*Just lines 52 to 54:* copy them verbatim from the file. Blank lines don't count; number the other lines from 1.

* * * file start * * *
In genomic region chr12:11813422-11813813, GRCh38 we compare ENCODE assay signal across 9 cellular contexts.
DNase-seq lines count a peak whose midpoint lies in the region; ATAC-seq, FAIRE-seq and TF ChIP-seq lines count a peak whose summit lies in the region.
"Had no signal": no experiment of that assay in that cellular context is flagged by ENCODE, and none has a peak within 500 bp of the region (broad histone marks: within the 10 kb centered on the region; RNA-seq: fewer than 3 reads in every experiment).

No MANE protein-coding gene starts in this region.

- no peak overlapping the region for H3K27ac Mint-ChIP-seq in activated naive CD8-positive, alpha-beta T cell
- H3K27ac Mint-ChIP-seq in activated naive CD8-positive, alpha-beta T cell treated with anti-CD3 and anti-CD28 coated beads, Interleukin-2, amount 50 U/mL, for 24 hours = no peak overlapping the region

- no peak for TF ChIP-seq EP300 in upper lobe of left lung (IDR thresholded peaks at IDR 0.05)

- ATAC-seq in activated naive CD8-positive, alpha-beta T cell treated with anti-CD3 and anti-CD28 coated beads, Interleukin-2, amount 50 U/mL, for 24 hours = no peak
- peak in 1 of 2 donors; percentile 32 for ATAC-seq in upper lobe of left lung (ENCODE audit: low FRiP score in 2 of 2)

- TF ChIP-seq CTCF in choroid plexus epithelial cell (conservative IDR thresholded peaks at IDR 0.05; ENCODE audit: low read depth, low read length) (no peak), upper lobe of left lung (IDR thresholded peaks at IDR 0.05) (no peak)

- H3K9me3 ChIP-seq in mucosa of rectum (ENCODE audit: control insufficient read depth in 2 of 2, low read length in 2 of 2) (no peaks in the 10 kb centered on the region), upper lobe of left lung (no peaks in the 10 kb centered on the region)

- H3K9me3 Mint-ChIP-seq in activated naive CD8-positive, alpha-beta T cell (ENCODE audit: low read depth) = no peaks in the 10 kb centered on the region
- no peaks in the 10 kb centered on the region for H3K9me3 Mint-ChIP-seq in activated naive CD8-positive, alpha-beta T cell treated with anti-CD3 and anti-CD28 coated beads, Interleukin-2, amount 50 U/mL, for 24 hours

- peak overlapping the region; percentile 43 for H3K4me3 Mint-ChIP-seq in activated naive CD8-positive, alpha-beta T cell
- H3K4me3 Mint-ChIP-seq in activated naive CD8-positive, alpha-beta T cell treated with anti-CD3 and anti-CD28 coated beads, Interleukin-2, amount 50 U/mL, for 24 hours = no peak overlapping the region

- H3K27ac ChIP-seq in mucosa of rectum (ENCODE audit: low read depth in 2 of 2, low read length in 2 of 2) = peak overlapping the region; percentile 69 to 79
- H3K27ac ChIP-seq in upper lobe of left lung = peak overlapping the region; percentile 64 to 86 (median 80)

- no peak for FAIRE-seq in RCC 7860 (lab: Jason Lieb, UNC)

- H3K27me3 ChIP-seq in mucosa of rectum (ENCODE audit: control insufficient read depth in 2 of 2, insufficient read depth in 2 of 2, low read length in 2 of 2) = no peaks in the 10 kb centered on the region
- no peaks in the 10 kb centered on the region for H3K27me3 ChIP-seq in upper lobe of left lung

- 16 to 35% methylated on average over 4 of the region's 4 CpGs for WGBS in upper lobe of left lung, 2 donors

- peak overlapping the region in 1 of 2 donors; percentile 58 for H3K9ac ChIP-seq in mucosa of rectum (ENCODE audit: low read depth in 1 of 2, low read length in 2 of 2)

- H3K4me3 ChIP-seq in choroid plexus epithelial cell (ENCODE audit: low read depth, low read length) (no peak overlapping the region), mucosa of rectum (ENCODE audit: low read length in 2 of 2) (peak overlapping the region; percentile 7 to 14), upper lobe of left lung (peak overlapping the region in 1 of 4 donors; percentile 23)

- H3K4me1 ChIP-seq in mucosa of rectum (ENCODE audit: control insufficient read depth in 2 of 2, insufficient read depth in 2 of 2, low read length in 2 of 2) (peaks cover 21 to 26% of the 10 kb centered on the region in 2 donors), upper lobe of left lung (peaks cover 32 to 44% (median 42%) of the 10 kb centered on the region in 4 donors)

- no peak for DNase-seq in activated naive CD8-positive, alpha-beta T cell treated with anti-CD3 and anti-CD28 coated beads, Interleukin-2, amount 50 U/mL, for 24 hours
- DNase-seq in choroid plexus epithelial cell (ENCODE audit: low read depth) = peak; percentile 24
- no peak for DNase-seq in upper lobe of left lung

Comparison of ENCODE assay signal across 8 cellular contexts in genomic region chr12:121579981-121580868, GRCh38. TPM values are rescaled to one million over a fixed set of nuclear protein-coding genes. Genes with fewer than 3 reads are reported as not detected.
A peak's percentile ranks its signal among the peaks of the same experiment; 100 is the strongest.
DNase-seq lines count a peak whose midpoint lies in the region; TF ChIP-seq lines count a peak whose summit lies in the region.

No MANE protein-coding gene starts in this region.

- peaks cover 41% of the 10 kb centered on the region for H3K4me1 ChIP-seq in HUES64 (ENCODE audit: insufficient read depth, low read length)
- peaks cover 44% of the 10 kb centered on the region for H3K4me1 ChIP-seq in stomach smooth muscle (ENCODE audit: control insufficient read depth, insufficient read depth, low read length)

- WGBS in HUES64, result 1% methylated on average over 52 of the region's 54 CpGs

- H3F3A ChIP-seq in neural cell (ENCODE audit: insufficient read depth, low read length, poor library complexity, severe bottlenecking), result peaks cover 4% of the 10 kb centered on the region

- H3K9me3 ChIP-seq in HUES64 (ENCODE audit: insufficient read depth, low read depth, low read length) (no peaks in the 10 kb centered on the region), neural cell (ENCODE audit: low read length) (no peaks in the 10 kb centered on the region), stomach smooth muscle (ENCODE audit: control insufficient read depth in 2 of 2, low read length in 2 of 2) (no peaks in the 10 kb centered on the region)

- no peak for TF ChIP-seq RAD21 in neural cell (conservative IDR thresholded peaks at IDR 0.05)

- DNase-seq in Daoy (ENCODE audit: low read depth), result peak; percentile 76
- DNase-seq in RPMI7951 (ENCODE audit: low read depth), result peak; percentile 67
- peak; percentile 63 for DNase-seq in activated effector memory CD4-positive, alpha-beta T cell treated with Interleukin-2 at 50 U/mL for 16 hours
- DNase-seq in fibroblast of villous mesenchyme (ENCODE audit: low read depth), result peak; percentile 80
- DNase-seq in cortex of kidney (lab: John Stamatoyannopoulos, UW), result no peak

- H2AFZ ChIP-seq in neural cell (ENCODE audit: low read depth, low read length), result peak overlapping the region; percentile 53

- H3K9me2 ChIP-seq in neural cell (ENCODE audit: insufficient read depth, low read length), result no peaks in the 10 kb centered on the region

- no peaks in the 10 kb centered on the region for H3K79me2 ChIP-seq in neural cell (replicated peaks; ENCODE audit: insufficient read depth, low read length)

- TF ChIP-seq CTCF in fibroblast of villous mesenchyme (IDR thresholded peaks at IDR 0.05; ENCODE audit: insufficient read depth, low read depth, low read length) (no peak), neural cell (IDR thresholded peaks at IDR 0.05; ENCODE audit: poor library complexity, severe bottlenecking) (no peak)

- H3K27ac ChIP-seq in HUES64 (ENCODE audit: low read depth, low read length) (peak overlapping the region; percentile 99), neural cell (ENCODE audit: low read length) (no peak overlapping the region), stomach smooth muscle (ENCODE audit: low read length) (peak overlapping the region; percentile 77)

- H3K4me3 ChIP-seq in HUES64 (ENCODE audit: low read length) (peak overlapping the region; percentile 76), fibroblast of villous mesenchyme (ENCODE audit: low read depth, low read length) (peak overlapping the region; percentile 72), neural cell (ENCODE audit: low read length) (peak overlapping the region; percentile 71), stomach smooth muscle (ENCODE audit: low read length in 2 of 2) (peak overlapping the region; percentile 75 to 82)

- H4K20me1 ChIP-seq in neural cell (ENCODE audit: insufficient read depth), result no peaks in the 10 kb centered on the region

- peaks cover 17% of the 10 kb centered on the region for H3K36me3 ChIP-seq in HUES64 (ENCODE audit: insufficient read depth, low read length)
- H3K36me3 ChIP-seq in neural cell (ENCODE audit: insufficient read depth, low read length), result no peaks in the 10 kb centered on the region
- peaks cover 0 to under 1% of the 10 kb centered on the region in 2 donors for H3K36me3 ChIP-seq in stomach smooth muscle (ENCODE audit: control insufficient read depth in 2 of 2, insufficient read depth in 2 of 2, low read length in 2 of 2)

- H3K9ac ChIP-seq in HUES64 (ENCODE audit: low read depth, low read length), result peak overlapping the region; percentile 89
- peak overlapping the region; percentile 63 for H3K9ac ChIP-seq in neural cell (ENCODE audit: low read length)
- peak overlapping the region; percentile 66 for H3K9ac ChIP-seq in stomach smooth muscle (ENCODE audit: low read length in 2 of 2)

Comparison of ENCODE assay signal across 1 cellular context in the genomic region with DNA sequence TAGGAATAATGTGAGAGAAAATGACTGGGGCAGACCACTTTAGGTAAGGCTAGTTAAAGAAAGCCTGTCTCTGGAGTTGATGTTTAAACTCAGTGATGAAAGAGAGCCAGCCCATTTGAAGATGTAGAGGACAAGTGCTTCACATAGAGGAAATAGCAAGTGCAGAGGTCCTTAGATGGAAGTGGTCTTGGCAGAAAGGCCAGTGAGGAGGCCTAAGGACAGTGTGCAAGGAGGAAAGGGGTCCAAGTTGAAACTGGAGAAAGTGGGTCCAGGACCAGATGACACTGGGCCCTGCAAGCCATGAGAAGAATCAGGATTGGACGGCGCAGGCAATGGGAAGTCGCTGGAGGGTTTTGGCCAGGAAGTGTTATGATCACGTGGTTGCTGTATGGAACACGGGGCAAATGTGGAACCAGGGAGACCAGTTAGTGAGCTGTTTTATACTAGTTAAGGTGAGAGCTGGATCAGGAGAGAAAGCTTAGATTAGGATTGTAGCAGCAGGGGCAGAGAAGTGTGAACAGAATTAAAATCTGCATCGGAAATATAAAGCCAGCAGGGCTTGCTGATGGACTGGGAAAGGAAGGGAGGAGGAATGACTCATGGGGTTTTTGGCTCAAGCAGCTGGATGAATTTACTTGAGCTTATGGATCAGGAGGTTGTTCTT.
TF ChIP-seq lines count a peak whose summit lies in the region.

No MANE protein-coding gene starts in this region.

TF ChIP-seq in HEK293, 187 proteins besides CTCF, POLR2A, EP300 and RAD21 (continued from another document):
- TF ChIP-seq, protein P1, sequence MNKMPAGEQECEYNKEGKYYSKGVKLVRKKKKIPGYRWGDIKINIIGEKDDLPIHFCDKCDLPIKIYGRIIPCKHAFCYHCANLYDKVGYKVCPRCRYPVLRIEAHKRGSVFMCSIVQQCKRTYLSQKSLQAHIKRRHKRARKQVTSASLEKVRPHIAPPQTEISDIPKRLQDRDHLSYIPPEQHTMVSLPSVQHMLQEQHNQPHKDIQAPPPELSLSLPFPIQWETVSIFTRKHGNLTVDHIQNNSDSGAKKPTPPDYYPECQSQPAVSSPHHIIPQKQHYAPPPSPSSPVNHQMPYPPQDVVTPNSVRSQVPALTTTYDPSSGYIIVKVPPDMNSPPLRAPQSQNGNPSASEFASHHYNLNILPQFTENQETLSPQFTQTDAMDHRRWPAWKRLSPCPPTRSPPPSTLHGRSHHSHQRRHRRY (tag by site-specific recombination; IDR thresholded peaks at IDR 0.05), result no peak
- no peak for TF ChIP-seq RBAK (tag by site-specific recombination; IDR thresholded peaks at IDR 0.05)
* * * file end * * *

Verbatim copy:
- peaks cover 0 to under 1% of the 10 kb centered on the region in 2 donors for H3K36me3 ChIP-seq in stomach smooth muscle (ENCODE audit: control insufficient read depth in 2 of 2, insufficient read depth in 2 of 2, low read length in 2 of 2)

- H3K9ac ChIP-seq in HUES64 (ENCODE audit: low read depth, low read length), result peak overlapping the region; percentile 89
- peak overlapping the region; percentile 63 for H3K9ac ChIP-seq in neural cell (ENCODE audit: low read length)